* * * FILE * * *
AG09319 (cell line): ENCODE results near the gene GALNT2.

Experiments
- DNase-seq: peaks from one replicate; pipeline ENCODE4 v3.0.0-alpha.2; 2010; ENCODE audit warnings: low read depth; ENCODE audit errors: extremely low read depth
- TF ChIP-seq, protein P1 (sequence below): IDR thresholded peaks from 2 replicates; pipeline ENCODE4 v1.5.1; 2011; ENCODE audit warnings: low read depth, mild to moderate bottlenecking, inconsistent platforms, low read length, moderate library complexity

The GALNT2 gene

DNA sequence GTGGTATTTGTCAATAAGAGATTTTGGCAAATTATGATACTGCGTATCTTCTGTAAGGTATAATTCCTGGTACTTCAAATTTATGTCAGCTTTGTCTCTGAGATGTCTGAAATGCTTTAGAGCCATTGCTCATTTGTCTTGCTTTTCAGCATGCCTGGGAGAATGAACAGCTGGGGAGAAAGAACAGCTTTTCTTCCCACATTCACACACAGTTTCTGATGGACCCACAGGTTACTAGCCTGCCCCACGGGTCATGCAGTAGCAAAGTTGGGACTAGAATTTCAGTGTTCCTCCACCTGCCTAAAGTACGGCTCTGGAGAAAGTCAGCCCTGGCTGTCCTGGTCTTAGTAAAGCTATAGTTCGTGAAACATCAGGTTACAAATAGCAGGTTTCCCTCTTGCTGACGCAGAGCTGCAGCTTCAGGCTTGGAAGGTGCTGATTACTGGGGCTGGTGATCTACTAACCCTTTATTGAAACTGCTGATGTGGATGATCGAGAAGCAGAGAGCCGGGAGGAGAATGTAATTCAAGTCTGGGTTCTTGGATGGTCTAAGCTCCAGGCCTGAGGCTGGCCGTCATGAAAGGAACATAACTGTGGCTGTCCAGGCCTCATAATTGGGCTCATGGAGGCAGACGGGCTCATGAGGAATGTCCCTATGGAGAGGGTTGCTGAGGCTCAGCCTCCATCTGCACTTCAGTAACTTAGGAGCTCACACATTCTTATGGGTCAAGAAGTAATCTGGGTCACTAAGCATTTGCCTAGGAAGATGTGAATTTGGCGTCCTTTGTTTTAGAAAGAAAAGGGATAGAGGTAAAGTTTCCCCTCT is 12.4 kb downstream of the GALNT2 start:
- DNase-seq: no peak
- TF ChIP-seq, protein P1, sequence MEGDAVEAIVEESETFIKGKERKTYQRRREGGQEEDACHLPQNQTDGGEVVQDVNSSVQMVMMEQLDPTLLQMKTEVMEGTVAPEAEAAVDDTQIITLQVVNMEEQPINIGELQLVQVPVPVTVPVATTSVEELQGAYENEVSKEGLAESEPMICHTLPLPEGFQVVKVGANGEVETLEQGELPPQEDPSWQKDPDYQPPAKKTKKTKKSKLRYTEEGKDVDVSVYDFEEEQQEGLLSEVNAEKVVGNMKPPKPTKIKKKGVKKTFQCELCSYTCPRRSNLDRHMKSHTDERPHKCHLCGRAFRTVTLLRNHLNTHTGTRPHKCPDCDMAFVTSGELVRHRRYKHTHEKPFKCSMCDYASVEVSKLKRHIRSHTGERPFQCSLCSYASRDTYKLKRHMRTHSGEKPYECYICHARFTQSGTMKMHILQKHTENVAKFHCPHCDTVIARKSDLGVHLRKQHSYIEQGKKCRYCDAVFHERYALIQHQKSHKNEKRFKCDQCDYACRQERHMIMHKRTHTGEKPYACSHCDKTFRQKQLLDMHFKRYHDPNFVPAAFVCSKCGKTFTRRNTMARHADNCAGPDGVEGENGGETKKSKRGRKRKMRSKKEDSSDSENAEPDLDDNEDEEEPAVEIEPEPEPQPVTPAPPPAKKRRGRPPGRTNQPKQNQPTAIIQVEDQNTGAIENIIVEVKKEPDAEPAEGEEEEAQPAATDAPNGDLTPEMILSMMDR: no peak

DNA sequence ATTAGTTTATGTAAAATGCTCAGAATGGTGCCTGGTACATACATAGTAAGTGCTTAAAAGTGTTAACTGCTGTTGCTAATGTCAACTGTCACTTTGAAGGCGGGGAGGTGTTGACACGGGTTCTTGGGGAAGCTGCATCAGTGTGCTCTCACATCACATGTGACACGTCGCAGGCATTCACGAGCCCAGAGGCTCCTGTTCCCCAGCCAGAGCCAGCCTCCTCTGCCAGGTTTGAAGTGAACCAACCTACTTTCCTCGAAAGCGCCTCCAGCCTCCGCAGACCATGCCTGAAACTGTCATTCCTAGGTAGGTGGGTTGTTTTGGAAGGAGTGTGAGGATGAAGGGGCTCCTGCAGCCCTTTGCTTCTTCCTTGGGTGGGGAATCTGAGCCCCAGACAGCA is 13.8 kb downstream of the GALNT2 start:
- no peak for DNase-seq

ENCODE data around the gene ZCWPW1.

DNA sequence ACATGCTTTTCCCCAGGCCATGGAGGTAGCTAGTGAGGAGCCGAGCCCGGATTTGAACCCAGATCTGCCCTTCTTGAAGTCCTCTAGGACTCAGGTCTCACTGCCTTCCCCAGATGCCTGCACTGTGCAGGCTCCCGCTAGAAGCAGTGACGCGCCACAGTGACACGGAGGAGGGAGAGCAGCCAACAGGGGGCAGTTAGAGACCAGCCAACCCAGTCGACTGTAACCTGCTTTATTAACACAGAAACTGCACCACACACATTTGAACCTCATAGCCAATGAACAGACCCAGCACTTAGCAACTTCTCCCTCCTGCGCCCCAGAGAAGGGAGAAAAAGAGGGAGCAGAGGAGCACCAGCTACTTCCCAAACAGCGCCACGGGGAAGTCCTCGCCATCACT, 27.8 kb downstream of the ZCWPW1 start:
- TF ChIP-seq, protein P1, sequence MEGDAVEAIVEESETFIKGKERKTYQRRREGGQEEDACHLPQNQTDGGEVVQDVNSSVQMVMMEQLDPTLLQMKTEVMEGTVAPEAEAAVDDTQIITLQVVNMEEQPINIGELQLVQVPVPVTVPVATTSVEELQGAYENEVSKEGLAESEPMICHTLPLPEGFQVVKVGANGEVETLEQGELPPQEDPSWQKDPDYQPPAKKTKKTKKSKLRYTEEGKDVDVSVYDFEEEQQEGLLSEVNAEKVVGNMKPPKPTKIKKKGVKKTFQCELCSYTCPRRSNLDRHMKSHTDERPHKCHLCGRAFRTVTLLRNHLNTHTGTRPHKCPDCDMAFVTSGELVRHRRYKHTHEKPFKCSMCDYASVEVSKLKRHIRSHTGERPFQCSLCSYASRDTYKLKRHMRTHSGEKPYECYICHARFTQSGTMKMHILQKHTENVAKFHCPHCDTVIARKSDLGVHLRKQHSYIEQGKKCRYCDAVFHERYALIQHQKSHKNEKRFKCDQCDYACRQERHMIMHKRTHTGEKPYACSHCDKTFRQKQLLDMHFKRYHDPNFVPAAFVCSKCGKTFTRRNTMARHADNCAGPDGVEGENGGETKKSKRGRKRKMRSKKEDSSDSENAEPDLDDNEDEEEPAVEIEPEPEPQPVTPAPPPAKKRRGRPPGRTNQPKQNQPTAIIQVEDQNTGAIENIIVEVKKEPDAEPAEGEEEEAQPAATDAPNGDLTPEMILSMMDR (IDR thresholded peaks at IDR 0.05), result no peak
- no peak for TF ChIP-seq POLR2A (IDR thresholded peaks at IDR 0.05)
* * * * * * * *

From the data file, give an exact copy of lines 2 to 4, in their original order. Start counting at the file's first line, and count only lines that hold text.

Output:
Experiments
- DNase-seq: peaks from one replicate; pipeline ENCODE4 v3.0.0-alpha.2; 2010; ENCODE audit warnings: low read depth; ENCODE audit errors: extremely low read depth
- TF ChIP-seq, protein P1 (sequence below): IDR thresholded peaks from 2 replicates; pipeline ENCODE4 v1.5.1; 2011; ENCODE audit warnings: low read depth, mild to moderate bottlenecking, inconsistent platforms, low read length, moderate library complexity